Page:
Understanding how my role as an advocate has changed over time

As my sons with hemophilia have become adults, I've been making adjustments

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by Joe MacDonald |

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When my sons with hemophilia were children, my role as their advocate seemed clearly defined. My wife, Cazandra, and I sought as many sources as possible to make the best decisions for their welfare, consulting leading specialists to help us when complications arose and spontaneous bleeding episodes seemed to never end. We ferociously searched out ways to make our boys’ lives easier.

I remember when Caeleb, my youngest son, was hospitalized several times and suffered from debilitating pain because of excessive bleeding episodes in his right knee and leg. We learned that he not only had an inhibitor, but was also allergic to factor VIII, which he needed to stop bleeding into a joint or muscle. As I investigated his response to factor VIII, I discovered that only two other cases worldwide reported the same medical complication. Alternative medications, such as FEIBA (factor VIII inhibitor bypassing activity) and NovoSeven (eptacog alfa [activated]), took extended time to give my boy relief from pain.

Cazandra and I met with our medical team and suggested treating Caeleb’s allergy to factor VIII as a peanut allergy. Everyone agreed, and we went to the National Jewish Health hospital in Denver to meet with an allergist, who prescribed Xolair (omalizumab). After Caeleb received infusions of Xolair for several months, we slowly began to introduce him to factor VIII. To our delight, he responded well to the new regimen and quickly overcame the allergy. Our advocacy paid off, and the mighty MacDonald team shouted for joy.

Stepping back

As my sons turned into men, I realized that my role as an advocate needed to change. My wife and I no longer served on the front lines of their bleeding disorders; they took over our positions, and the medical teams spoke to them first. While we’ve been attending most appointments with them, we’ve had to step back and let Julian, my oldest, and Caeleb serve as their own advocates.

Standing in the back and watching my young men take control of their care was sometimes difficult. I can’t count the number of times I wanted to step in and give my opinion during a medical consultation. I’m happy to say that I maintained my position and allowed my sons to take control of their health.

Providing them with the space to manage their healthcare was not easy, but it was necessary. I equate our roles with a dance. Sometimes we must lead our partners so that they can follow the steps. If we do our job well, our sons will take over leadership and guide us through the dance. We must stand on the side and return to the dance when our boys ask us to join them.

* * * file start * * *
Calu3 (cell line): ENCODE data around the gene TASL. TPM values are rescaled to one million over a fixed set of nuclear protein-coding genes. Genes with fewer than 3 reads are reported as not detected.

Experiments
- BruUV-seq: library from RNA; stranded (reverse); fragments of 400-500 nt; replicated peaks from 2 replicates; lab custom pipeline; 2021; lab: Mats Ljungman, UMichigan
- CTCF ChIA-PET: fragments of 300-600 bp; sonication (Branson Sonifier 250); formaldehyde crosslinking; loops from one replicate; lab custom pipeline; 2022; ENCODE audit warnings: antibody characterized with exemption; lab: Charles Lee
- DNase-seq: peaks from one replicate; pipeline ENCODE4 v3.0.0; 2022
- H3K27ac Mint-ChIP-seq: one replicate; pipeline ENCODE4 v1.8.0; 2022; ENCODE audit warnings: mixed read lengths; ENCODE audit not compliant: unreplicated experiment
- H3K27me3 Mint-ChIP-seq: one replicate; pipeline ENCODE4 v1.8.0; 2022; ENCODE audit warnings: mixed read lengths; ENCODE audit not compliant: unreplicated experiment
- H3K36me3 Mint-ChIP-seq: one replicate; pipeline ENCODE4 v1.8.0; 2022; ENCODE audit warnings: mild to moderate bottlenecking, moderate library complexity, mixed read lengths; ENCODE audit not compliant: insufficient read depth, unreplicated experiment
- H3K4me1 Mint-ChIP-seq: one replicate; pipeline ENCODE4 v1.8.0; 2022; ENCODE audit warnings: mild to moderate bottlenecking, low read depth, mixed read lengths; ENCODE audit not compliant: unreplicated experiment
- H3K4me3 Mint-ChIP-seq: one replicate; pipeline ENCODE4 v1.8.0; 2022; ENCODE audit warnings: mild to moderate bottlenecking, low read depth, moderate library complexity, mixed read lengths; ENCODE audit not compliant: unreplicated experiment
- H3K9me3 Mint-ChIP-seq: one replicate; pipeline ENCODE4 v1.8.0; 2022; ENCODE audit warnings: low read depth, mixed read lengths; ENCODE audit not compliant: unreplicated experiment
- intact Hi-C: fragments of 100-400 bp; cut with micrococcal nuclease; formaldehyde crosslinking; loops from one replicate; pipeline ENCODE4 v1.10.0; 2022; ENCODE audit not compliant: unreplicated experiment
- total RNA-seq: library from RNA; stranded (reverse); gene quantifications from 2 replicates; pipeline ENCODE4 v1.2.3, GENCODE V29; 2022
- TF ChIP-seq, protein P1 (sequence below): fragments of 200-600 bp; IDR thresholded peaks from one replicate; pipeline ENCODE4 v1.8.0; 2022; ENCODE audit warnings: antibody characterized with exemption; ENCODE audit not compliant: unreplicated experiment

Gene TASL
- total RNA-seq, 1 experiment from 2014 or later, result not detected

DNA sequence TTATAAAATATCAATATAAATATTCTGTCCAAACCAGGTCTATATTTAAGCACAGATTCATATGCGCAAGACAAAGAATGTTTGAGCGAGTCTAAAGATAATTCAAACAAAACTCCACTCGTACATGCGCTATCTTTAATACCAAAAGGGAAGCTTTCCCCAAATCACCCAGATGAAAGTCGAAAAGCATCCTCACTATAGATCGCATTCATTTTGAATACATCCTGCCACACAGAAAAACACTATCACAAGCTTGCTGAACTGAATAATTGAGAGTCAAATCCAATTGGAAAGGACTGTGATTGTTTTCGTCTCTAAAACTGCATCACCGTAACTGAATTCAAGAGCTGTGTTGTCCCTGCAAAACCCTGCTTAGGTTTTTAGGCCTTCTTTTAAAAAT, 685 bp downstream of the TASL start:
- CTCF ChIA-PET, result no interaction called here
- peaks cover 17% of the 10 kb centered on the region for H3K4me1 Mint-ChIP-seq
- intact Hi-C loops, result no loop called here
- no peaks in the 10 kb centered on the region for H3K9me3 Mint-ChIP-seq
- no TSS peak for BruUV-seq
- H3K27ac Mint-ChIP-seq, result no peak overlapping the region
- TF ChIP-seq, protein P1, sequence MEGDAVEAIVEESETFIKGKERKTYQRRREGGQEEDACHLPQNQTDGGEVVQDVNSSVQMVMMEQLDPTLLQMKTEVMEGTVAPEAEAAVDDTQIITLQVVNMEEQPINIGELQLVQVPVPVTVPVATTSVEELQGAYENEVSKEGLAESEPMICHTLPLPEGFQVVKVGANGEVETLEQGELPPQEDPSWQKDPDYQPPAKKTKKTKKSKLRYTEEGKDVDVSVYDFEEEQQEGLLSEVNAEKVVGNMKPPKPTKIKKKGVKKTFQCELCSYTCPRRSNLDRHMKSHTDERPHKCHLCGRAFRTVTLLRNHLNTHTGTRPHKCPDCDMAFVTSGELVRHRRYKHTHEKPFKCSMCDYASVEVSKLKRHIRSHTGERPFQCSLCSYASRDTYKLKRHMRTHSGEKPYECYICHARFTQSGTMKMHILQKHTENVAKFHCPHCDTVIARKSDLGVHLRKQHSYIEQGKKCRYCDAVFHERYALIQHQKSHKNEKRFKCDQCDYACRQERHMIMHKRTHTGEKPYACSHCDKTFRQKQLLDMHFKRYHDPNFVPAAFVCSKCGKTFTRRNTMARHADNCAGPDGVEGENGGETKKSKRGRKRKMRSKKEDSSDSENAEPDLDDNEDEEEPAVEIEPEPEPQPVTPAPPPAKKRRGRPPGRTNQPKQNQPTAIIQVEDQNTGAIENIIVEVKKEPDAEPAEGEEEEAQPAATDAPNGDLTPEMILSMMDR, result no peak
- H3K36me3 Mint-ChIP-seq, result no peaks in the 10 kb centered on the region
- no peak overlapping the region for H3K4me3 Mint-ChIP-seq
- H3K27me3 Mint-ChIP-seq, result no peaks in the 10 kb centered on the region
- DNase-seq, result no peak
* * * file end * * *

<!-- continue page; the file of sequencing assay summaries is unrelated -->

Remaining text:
Caeleb recently turned 18 and now meets with his new hematologist, Dulcinea Quintana, through the University of New Mexico Hemophilia Treatment Center, which serves adults. With his first appointment, Caeleb affirmed his new role as an adult in this world.

I understand that Julian and Caeleb have to take control of their healthcare to find their way in the world. While my role has changed in many ways, I’ll continue to stand on the side of the room and remain present as a source of medical information and encouragement. My most incredible title is father; as such, I’ll continue to advocate for my sons and love them wholeheartedly.

I hope Cazandra and I equipped both of our young men to seek as much information as possible when advocating for their health issues. Hopefully, our examples gave them the confidence to remain fearless and formidable when making decisions regarding hemophilia and other issues of chronic illness.

Quoting Psalms 139:14, I look at them and remind them of David’s words: “I praise you for I am fearfully and wonderfully made.” I hope they hold on to the reality that they’re special, unique, and incredible loved by their parents and the God of their understanding.

Note: Hemophilia News Today is strictly a news and information website about the disease. It does not provide medical advice, diagnosis, or treatment. This content is not intended to be a substitute for professional medical advice, diagnosis, or treatment. Always seek the advice of your physician or another qualified health provider with any questions you may have regarding a medical condition. Never disregard professional medical advice or delay in seeking it because of something you have read on this website. The opinions expressed in this column are not those of Hemophilia News Today or its parent company, Bionews, and are intended to spark discussion about issues pertaining to hemophilia.


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